Narratives of travel constituted one of the most popular publishing genres of the sixteenth and seventeenth centuries. This course examines the literary conventions, genres, and modes of representing otherness that characterised this disparate body of texts. We will make particular used of Early English Books Online which makes available virtually everything printed from 1475-1700.

Learning Outcomes
  1. To be confirmed
Assessments
  • Continuous Assessment (100%)
Teachers
The above information outlines module EN573: "Travel Literature" and is valid from 2015 onwards.
Note: Module offerings and details may be subject to change.

Optional EN597: Approaches to the Study of Culture and Colonialism


Semester 2 | Credits: 10

Approaches to the Study of Culture and Colonialism will consider in a systematic fashion some of the variety of disciplinary and methodological approaches that can be adopted in order to address key concerns related to the study of culture and colonialism. A series of lectures and seminars will be convened involving academics from some or all of the following disciplines: English, Economics, History, Sociology and Political Science, French, Geography, and Spanish. Students will be introduced to a range of key texts and critical methodologies. Assessment will consiset of a 2,500 word essay (70%) and a detailed weekly learning journal (1500 words approx) weighted at 30%.
(Language of instruction: English)

Learning Outcomes
  1. Gain a detailed knowledge of a range of disciplinary approaches to colonialism / post colonialism
  2. Become familiar with significant critical and theoretical arguments within the field of colonialism / post colonialism and the relationship of these to differing methodological approaches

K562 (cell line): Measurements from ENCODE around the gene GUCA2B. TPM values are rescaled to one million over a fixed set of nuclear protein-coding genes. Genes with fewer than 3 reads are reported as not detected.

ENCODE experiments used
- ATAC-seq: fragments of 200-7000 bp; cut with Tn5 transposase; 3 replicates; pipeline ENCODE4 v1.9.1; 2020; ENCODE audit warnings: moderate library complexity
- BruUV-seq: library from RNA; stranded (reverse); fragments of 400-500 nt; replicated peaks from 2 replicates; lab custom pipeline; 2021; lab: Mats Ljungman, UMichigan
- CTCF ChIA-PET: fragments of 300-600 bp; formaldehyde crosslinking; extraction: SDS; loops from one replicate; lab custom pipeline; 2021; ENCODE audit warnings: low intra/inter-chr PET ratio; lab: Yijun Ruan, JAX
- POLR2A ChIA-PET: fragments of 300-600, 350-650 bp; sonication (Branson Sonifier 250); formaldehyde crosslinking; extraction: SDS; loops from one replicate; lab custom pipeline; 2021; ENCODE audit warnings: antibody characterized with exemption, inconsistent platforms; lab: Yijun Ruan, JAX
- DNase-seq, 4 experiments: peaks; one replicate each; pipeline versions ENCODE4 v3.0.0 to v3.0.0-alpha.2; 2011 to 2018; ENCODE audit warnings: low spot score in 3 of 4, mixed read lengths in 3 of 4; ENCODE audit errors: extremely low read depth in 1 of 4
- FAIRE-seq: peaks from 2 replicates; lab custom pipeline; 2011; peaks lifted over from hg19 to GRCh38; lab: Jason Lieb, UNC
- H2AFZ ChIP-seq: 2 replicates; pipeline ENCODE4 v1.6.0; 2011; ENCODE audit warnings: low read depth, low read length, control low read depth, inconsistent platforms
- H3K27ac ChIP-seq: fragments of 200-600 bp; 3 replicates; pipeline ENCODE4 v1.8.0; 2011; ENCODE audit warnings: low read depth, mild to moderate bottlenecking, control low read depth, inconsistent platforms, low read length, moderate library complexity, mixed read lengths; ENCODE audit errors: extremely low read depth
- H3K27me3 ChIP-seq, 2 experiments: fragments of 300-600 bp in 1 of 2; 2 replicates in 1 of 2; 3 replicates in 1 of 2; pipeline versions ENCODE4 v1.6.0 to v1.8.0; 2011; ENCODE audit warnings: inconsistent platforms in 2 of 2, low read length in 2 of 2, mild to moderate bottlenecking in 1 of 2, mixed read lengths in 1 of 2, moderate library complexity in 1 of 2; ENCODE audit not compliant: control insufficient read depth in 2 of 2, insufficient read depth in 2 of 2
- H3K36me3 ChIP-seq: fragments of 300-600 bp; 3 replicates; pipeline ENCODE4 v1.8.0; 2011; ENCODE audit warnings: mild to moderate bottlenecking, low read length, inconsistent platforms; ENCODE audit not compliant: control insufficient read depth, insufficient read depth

3. Aquire a detailed historical knowledge of colonialism / post colonialism as an area of scholarship
  4. Demonstrate an ability to examine a case study in colonialism / post-colonialism using a variety of disciplinary approaches
Assessments
  • Continuous Assessment (30%)
  • Department-based Assessment (70%)
Teachers
Reading List
  1. "Colonial discourse and post-colonial theory" by edited and introduced by Patrick Williams and Laura Chrisman
    ISBN: 9780231100212.
    Publisher: Columbia University Press
  2. ""Exterminate All the Brutes"" by Sven Lindqvist, Joan Tate
    ISBN: 978156584359B.
    Publisher: New Press
  3. "Postcolonialism" by Robert J. C. Young
    ISBN: 9780192801821.
    Publisher: Oxford ; Oxford University Press, 2003.
  4. "Postcolonial discourses" by edited by Gregory Castle
    ISBN: 0631210059.
    Publisher: Oxford ; Blackwell, 2001.
  5. "Englishness" by edited by Robert Colls and Philip Dodd
    ISBN: 9780709945628.
    Publisher: Croom Helm ; c1986.
  6. "Postcolonialism" by Robert J. C. Young
    ISBN: 0631200711.
    Publisher: Blackwell Publishers
The above information outlines module EN597: "Approaches to the Study of Culture and Colonialism" and is valid from 2017 onwards.
Note: Module offerings and details may be subject to change.

Why Choose This Course?

Career Opportunities

MA in Culture and Colonialism graduates have gone on to careers in development work, NGOs, law, university lecturing, publishing, media, journalism, community work, teaching (primary and secondary), film-making, advertising, and the civil service. The programme has a particularly strong record in research training: a high proportion of its students have proceeded to doctoral programmes in Ireland, Britain and North America, with many of them winning prestigious funding awards.

Who’s Suited to This Course

Learning Outcomes

 

Work Placement

Study Abroad

Related Student Organisations

Course Fees

Fees: EU

€6,200 p.a. 2018/19

Fees: Tuition

€5,976 p.a. 2018/19

Fees: Student levy

€224 p.a. 2018/19

Fees: Non EU

€14,250 p.a. 2018/19

Postgraduate students in receipt of a SUSI grant—please note an F4 grant is where SUSI will pay €2,000 towards your tuition.  You will be liable for the remainder of the total fee.  An F5 grant is where SUSI will pay TUITION up to a maximum of €6,270.  SUSI will not cover the student levy of €224.

Postgraduate fee breakdown = tuition (EU or NON EU) + student levy as outlined above.

Find out More

Dr. Muireann Ó Cinnéide
T: +353 91 492 581  
E: muireann.ocinneide@nuigalway.ie 
Discipline of English